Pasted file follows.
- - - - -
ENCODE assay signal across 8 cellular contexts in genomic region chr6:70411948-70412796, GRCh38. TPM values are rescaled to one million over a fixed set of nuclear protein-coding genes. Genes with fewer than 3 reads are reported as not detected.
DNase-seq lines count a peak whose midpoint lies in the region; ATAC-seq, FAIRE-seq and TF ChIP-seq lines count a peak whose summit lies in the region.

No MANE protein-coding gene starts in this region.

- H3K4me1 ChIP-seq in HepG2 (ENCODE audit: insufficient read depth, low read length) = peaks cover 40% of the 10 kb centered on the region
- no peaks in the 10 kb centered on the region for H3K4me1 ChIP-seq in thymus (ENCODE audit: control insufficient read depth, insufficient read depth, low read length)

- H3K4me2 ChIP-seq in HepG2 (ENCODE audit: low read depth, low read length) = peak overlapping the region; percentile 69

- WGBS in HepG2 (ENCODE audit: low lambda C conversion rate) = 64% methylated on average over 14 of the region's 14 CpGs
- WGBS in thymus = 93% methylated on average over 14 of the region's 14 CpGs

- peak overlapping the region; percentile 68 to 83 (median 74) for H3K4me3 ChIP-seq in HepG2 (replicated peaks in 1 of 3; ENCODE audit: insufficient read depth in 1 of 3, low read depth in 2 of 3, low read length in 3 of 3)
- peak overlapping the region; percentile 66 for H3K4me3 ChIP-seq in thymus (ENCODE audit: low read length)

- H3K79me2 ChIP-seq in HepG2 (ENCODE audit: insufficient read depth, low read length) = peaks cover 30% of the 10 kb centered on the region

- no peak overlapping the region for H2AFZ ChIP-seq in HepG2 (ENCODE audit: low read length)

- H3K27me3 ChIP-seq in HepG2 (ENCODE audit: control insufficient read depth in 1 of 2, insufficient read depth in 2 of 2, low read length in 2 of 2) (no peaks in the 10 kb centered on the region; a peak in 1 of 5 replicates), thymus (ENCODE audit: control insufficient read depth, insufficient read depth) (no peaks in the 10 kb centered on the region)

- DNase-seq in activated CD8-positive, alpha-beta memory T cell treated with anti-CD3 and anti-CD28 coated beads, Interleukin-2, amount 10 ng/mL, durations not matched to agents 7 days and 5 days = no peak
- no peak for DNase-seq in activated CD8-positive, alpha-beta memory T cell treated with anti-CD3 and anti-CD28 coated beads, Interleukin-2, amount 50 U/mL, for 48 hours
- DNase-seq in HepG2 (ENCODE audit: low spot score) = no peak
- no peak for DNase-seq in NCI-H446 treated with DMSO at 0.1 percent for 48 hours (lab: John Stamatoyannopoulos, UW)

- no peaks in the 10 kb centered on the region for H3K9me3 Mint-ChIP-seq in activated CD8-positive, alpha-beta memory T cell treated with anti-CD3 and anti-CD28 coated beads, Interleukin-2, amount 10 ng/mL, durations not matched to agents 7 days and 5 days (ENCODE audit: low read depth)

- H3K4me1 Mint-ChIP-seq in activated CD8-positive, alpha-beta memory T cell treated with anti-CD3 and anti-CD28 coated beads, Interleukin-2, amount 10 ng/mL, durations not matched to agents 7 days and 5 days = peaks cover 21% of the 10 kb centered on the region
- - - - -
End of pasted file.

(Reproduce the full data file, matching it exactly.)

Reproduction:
ENCODE assay signal across 8 cellular contexts in genomic region chr6:70411948-70412796, GRCh38. TPM values are rescaled to one million over a fixed set of nuclear protein-coding genes. Genes with fewer than 3 reads are reported as not detected.
DNase-seq lines count a peak whose midpoint lies in the region; ATAC-seq, FAIRE-seq and TF ChIP-seq lines count a peak whose summit lies in the region.

No MANE protein-coding gene starts in this region.

- H3K4me1 ChIP-seq in HepG2 (ENCODE audit: insufficient read depth, low read length) = peaks cover 40% of the 10 kb centered on the region
- no peaks in the 10 kb centered on the region for H3K4me1 ChIP-seq in thymus (ENCODE audit: control insufficient read depth, insufficient read depth, low read length)

- H3K4me2 ChIP-seq in HepG2 (ENCODE audit: low read depth, low read length) = peak overlapping the region; percentile 69

- WGBS in HepG2 (ENCODE audit: low lambda C conversion rate) = 64% methylated on average over 14 of the region's 14 CpGs
- WGBS in thymus = 93% methylated on average over 14 of the region's 14 CpGs

- peak overlapping the region; percentile 68 to 83 (median 74) for H3K4me3 ChIP-seq in HepG2 (replicated peaks in 1 of 3; ENCODE audit: insufficient read depth in 1 of 3, low read depth in 2 of 3, low read length in 3 of 3)
- peak overlapping the region; percentile 66 for H3K4me3 ChIP-seq in thymus (ENCODE audit: low read length)

- H3K79me2 ChIP-seq in HepG2 (ENCODE audit: insufficient read depth, low read length) = peaks cover 30% of the 10 kb centered on the region

- no peak overlapping the region for H2AFZ ChIP-seq in HepG2 (ENCODE audit: low read length)

- H3K27me3 ChIP-seq in HepG2 (ENCODE audit: control insufficient read depth in 1 of 2, insufficient read depth in 2 of 2, low read length in 2 of 2) (no peaks in the 10 kb centered on the region; a peak in 1 of 5 replicates), thymus (ENCODE audit: control insufficient read depth, insufficient read depth) (no peaks in the 10 kb centered on the region)

- DNase-seq in activated CD8-positive, alpha-beta memory T cell treated with anti-CD3 and anti-CD28 coated beads, Interleukin-2, amount 10 ng/mL, durations not matched to agents 7 days and 5 days = no peak
- no peak for DNase-seq in activated CD8-positive, alpha-beta memory T cell treated with anti-CD3 and anti-CD28 coated beads, Interleukin-2, amount 50 U/mL, for 48 hours
- DNase-seq in HepG2 (ENCODE audit: low spot score) = no peak
- no peak for DNase-seq in NCI-H446 treated with DMSO at 0.1 percent for 48 hours (lab: John Stamatoyannopoulos, UW)

- no peaks in the 10 kb centered on the region for H3K9me3 Mint-ChIP-seq in activated CD8-positive, alpha-beta memory T cell treated with anti-CD3 and anti-CD28 coated beads, Interleukin-2, amount 10 ng/mL, durations not matched to agents 7 days and 5 days (ENCODE audit: low read depth)

- H3K4me1 Mint-ChIP-seq in activated CD8-positive, alpha-beta memory T cell treated with anti-CD3 and anti-CD28 coated beads, Interleukin-2, amount 10 ng/mL, durations not matched to agents 7 days and 5 days = peaks cover 21% of the 10 kb centered on the region